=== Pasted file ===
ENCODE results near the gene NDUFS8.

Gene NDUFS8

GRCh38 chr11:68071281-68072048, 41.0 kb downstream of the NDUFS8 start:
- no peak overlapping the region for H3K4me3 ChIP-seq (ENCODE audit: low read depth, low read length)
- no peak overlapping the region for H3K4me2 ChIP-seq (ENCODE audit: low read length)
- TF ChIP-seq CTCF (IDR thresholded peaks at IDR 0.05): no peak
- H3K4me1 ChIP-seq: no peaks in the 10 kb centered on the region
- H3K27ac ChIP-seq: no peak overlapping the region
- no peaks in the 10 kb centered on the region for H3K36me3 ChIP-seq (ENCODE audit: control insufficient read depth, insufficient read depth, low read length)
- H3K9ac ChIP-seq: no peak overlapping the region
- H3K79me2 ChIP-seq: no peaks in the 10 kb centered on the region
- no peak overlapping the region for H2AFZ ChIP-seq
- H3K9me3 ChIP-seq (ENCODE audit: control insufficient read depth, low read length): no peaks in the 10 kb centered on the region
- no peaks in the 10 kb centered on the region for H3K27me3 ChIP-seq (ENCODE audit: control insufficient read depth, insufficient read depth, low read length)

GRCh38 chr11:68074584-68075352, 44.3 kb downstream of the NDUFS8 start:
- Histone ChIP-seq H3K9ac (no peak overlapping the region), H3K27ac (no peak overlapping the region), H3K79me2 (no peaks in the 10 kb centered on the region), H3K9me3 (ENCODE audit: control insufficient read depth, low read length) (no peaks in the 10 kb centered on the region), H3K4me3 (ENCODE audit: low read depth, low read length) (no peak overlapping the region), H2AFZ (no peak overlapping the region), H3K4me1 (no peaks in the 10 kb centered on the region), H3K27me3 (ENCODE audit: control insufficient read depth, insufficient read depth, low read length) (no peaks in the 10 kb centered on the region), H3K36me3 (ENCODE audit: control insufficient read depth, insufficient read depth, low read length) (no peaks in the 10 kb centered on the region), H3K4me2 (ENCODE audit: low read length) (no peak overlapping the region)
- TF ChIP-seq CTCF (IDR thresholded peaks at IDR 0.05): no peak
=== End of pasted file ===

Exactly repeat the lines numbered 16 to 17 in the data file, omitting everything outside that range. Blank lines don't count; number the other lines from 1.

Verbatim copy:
- Histone ChIP-seq H3K9ac (no peak overlapping the region), H3K27ac (no peak overlapping the region), H3K79me2 (no peaks in the 10 kb centered on the region), H3K9me3 (ENCODE audit: control insufficient read depth, low read length) (no peaks in the 10 kb centered on the region), H3K4me3 (ENCODE audit: low read depth, low read length) (no peak overlapping the region), H2AFZ (no peak overlapping the region), H3K4me1 (no peaks in the 10 kb centered on the region), H3K27me3 (ENCODE audit: control insufficient read depth, insufficient read depth, low read length) (no peaks in the 10 kb centered on the region), H3K36me3 (ENCODE audit: control insufficient read depth, insufficient read depth, low read length) (no peaks in the 10 kb centered on the region), H3K4me2 (ENCODE audit: low read length) (no peak overlapping the region)
- TF ChIP-seq CTCF (IDR thresholded peaks at IDR 0.05): no peak